In 2000, Concorde flight Air France 4590 crashed outside of Paris, killing all 109 people on board and four people on the ground. Though this was the supersonic (it cruised at 1,350 miles per hour), government-subsidized Concorde’s only crash in 27 years of flight, the Paris incident was the expensive plane’s death warrant.
Who was to blame for the demise of this mach-2 icon? None other than Continental Airlines, according to a recent ruling. From the Telegraph:
Judges accepted the conclusions of a 2004 official accident report into the crash, which blamed a strip of metal left by a DC-10 run by Continental that had taken off from Paris Charles de Gaulle airport just before the Concorde took to the skies.
The 17in titanium strip ruptured one of the supersonic plane’s tyres, sending rubber debris flying up that ruptured a fuel tank under a wing. Leaking kerosene then caught fire.
After a four-month trial, a French court in the Paris suburb of Pontoise found Continental Airlines guilty of “involuntary manslaughter” and fined the Houston-based airline €200,000 (170,000) and ordered it to pay a further €1 million to Air France for “moral prejudice” and harming its brand image. Among the five individuals prosecuted, only John Taylor, 42, the Continental mechanic who fitted the metal strip to the DC-10 was found guilty of manslaughter and handed a 15-month suspended prison sentence and fined €2,000. He had broken rules by using titanium, deemed a puncture risk due to its hardness, and had not fixed the strip well.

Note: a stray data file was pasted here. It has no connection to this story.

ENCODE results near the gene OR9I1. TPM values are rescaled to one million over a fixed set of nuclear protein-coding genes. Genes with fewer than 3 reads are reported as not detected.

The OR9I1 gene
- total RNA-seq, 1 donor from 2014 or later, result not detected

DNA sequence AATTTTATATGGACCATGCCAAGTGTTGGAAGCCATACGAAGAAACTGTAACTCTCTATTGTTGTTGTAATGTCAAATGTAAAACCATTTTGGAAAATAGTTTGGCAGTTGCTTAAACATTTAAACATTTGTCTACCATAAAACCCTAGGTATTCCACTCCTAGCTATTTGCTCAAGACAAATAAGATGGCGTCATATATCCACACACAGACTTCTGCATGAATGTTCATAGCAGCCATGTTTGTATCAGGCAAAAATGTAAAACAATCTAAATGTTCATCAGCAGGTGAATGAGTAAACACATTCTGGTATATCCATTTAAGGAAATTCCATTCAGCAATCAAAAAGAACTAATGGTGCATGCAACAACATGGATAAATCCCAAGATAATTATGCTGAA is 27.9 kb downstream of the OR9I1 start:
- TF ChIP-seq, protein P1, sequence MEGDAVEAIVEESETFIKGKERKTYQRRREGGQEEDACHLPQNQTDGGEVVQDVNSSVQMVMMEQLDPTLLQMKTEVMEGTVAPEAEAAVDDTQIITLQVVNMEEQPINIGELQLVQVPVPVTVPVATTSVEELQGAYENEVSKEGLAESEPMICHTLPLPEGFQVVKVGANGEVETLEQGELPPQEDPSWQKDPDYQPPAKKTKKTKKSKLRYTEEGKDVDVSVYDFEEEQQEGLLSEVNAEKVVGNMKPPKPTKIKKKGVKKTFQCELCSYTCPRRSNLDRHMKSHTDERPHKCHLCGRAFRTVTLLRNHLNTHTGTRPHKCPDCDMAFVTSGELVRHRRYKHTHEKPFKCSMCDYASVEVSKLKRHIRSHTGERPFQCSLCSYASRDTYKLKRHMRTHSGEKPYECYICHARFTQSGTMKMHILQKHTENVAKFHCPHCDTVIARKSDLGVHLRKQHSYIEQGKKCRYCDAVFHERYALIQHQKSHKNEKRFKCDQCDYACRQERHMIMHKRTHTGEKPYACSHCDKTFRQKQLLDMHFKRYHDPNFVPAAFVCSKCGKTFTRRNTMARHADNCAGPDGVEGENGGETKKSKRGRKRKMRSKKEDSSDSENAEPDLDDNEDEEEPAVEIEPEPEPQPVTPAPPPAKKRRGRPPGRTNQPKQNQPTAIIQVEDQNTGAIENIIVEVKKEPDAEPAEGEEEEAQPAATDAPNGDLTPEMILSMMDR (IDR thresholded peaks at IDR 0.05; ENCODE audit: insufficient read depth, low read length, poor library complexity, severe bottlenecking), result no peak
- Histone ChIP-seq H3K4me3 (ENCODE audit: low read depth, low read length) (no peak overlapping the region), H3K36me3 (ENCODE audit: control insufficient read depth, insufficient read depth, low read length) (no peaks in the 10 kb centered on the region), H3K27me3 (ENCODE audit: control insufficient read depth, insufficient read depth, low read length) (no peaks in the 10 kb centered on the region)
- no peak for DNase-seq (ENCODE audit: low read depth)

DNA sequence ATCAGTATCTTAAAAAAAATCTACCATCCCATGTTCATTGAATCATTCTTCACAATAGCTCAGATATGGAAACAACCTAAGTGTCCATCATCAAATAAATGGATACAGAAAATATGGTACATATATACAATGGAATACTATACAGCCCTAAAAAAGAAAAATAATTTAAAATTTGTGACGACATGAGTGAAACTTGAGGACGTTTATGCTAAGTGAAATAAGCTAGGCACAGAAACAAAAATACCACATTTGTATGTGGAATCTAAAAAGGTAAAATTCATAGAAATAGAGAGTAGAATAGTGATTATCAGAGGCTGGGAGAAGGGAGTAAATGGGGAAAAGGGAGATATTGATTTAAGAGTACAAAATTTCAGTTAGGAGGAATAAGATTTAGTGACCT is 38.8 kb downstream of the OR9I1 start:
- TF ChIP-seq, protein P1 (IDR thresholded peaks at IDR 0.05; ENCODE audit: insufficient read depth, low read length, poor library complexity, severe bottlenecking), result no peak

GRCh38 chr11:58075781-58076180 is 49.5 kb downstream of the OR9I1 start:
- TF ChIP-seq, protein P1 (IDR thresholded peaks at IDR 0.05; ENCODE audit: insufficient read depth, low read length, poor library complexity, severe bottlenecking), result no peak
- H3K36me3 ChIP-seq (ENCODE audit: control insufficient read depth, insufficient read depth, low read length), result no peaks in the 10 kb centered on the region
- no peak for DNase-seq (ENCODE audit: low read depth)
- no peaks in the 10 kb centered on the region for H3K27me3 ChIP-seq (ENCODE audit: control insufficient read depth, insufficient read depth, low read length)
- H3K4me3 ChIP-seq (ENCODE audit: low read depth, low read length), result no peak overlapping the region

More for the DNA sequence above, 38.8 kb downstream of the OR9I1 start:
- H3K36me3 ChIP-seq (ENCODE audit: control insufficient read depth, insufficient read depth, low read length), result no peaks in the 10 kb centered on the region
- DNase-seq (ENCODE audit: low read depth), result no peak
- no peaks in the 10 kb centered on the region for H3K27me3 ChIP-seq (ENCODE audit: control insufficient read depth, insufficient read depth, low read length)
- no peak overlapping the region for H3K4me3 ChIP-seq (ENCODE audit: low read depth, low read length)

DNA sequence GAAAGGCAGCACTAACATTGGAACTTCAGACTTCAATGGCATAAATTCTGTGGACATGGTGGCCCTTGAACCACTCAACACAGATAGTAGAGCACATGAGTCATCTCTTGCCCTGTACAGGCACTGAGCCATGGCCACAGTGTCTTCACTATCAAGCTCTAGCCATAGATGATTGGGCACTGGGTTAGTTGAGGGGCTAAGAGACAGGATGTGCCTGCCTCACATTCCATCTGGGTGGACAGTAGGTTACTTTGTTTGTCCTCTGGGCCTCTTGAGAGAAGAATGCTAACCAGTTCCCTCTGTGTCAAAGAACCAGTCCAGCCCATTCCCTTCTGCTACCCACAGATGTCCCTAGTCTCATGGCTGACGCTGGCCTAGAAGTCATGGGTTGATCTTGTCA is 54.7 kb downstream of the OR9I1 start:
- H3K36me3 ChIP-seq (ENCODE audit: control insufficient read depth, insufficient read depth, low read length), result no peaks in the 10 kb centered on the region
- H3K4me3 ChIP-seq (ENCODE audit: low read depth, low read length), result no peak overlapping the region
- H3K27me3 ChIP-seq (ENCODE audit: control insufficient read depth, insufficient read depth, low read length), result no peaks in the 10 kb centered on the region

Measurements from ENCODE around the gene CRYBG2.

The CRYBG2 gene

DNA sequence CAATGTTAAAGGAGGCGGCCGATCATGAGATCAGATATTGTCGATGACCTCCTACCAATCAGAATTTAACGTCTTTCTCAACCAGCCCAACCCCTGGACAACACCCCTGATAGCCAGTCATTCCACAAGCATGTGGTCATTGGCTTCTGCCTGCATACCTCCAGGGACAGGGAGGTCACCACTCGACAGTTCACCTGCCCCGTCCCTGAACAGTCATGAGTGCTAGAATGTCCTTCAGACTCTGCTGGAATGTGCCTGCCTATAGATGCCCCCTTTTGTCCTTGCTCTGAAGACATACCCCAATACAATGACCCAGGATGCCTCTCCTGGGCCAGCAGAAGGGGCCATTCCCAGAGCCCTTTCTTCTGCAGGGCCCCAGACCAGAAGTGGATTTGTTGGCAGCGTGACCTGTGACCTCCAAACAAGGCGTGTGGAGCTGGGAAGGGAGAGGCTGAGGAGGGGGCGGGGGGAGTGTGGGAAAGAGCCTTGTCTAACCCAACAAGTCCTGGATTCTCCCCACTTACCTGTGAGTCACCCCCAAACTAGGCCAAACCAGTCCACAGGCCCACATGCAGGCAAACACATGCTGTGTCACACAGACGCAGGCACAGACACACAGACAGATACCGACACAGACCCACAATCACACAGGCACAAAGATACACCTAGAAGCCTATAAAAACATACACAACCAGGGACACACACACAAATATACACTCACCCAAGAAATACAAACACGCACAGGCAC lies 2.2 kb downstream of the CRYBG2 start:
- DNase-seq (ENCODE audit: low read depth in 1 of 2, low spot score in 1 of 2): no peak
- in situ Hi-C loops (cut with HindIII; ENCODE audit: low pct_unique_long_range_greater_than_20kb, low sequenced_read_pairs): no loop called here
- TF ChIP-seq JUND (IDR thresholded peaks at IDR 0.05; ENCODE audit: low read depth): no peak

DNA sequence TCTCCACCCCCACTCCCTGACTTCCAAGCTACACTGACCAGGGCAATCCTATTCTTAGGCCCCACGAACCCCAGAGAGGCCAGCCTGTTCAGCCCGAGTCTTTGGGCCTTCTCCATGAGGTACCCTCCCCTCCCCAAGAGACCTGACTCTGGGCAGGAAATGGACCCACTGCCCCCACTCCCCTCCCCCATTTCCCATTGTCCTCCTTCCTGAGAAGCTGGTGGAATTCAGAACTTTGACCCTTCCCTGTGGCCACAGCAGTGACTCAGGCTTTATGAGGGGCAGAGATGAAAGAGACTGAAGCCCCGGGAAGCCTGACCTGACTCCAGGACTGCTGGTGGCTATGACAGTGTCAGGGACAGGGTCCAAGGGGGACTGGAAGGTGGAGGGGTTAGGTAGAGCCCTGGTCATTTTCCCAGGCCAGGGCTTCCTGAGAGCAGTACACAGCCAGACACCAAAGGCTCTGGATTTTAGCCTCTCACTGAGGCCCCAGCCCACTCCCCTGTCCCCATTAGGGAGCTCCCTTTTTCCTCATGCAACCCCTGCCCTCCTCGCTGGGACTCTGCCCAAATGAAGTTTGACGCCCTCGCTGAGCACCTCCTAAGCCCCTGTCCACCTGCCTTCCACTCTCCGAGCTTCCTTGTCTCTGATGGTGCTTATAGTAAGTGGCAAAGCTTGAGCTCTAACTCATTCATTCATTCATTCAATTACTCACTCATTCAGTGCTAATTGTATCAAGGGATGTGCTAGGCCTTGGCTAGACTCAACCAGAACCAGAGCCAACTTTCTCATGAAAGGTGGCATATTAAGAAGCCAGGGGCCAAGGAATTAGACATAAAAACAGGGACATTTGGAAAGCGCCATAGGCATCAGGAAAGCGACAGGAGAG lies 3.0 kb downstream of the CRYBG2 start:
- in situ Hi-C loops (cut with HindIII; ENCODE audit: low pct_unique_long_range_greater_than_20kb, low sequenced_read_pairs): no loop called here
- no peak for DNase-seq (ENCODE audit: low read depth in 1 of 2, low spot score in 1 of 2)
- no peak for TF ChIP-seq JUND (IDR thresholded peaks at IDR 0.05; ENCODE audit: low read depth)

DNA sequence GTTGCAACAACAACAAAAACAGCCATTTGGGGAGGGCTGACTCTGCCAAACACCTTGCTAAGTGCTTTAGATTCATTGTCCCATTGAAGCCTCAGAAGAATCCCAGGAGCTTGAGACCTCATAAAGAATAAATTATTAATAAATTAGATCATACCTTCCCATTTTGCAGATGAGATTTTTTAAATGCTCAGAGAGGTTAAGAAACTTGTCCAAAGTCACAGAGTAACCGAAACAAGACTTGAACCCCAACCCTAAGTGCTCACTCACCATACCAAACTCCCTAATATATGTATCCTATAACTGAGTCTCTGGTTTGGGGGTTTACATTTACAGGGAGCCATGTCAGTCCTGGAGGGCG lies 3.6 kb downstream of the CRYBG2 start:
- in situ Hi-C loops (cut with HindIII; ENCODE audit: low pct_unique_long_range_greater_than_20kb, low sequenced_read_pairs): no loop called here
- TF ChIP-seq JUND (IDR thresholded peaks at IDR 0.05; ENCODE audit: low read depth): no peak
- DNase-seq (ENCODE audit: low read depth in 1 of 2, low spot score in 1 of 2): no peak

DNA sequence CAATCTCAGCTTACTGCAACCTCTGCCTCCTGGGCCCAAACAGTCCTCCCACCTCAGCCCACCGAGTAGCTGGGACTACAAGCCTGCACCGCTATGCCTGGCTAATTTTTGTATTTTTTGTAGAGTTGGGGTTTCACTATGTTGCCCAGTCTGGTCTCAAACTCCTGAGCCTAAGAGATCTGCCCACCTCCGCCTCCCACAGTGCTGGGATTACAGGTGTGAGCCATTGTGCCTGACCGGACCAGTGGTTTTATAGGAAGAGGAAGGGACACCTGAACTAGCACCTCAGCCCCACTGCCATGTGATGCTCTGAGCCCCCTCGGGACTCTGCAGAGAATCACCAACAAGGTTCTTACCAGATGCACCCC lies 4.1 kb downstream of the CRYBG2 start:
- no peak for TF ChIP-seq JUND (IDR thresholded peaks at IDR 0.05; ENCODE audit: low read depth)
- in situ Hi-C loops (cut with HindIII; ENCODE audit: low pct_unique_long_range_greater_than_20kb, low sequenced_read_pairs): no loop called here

Maintenance oversights and aviation mechanic qualification problems have been endemic in the airline industry for years. In that sense, the Continental mechanic’s negligence was probably business as usual, but with disastrous consequences.
Air France compensated victims’ families in exchange for their not taking legal action years ago, according to the Telegraph. But the families of the four people killed on the ground hadn’t yet been compensated.
The judge also found Concorde parent EADS guilty of negligence. EADS will bear 30% of the damages payable; United Continental Holdings will pay the rest. Continental Airlines has appealed the ruling.
Bloomberg explains France’s slow response on the ruling:
France is one of the few countries where fatal accidents automatically prompt criminal probes to run parallel with investigations by civil authorities. The two-track approach bogged down the Concorde investigation, with the criminal trial starting almost 10 years after the crash and seven years after the supersonic jetliner’s last commercial flight.